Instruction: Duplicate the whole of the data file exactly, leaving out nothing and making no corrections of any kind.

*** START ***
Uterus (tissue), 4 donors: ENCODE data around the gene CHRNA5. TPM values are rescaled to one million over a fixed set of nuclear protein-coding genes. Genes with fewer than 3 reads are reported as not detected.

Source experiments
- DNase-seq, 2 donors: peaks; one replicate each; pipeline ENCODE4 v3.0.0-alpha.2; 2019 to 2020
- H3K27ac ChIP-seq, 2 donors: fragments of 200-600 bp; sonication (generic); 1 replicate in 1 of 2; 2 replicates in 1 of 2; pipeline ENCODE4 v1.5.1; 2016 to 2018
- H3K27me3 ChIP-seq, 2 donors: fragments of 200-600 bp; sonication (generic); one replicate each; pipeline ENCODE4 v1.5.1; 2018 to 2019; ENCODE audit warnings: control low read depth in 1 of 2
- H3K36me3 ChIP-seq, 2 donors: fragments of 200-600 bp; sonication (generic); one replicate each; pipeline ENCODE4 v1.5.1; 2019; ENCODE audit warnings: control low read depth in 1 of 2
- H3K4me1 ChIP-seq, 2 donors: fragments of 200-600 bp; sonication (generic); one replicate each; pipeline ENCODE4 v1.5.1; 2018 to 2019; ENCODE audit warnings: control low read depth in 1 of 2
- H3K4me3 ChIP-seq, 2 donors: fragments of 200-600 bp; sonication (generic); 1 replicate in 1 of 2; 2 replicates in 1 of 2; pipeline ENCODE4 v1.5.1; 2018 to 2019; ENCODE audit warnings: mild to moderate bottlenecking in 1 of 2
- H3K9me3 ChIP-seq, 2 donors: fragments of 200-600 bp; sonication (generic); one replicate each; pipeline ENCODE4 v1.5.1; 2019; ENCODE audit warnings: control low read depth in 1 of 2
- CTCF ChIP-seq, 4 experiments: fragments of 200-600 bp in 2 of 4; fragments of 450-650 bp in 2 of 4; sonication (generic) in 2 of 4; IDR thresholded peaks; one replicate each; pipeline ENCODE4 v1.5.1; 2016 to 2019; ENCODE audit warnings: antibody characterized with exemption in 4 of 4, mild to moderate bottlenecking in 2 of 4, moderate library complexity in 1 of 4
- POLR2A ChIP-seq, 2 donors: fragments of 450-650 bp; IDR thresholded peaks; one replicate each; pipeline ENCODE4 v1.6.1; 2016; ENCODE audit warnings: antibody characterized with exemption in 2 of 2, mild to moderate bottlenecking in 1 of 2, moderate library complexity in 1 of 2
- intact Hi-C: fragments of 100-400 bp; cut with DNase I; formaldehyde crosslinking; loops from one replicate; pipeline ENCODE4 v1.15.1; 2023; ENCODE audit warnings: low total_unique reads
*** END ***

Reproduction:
Uterus (tissue), 4 donors: ENCODE data around the gene CHRNA5. TPM values are rescaled to one million over a fixed set of nuclear protein-coding genes. Genes with fewer than 3 reads are reported as not detected.

Source experiments
- DNase-seq, 2 donors: peaks; one replicate each; pipeline ENCODE4 v3.0.0-alpha.2; 2019 to 2020
- H3K27ac ChIP-seq, 2 donors: fragments of 200-600 bp; sonication (generic); 1 replicate in 1 of 2; 2 replicates in 1 of 2; pipeline ENCODE4 v1.5.1; 2016 to 2018
- H3K27me3 ChIP-seq, 2 donors: fragments of 200-600 bp; sonication (generic); one replicate each; pipeline ENCODE4 v1.5.1; 2018 to 2019; ENCODE audit warnings: control low read depth in 1 of 2
- H3K36me3 ChIP-seq, 2 donors: fragments of 200-600 bp; sonication (generic); one replicate each; pipeline ENCODE4 v1.5.1; 2019; ENCODE audit warnings: control low read depth in 1 of 2
- H3K4me1 ChIP-seq, 2 donors: fragments of 200-600 bp; sonication (generic); one replicate each; pipeline ENCODE4 v1.5.1; 2018 to 2019; ENCODE audit warnings: control low read depth in 1 of 2
- H3K4me3 ChIP-seq, 2 donors: fragments of 200-600 bp; sonication (generic); 1 replicate in 1 of 2; 2 replicates in 1 of 2; pipeline ENCODE4 v1.5.1; 2018 to 2019; ENCODE audit warnings: mild to moderate bottlenecking in 1 of 2
- H3K9me3 ChIP-seq, 2 donors: fragments of 200-600 bp; sonication (generic); one replicate each; pipeline ENCODE4 v1.5.1; 2019; ENCODE audit warnings: control low read depth in 1 of 2
- CTCF ChIP-seq, 4 experiments: fragments of 200-600 bp in 2 of 4; fragments of 450-650 bp in 2 of 4; sonication (generic) in 2 of 4; IDR thresholded peaks; one replicate each; pipeline ENCODE4 v1.5.1; 2016 to 2019; ENCODE audit warnings: antibody characterized with exemption in 4 of 4, mild to moderate bottlenecking in 2 of 4, moderate library complexity in 1 of 4
- POLR2A ChIP-seq, 2 donors: fragments of 450-650 bp; IDR thresholded peaks; one replicate each; pipeline ENCODE4 v1.6.1; 2016; ENCODE audit warnings: antibody characterized with exemption in 2 of 2, mild to moderate bottlenecking in 1 of 2, moderate library complexity in 1 of 2
- intact Hi-C: fragments of 100-400 bp; cut with DNase I; formaldehyde crosslinking; loops from one replicate; pipeline ENCODE4 v1.15.1; 2023; ENCODE audit warnings: low total_unique reads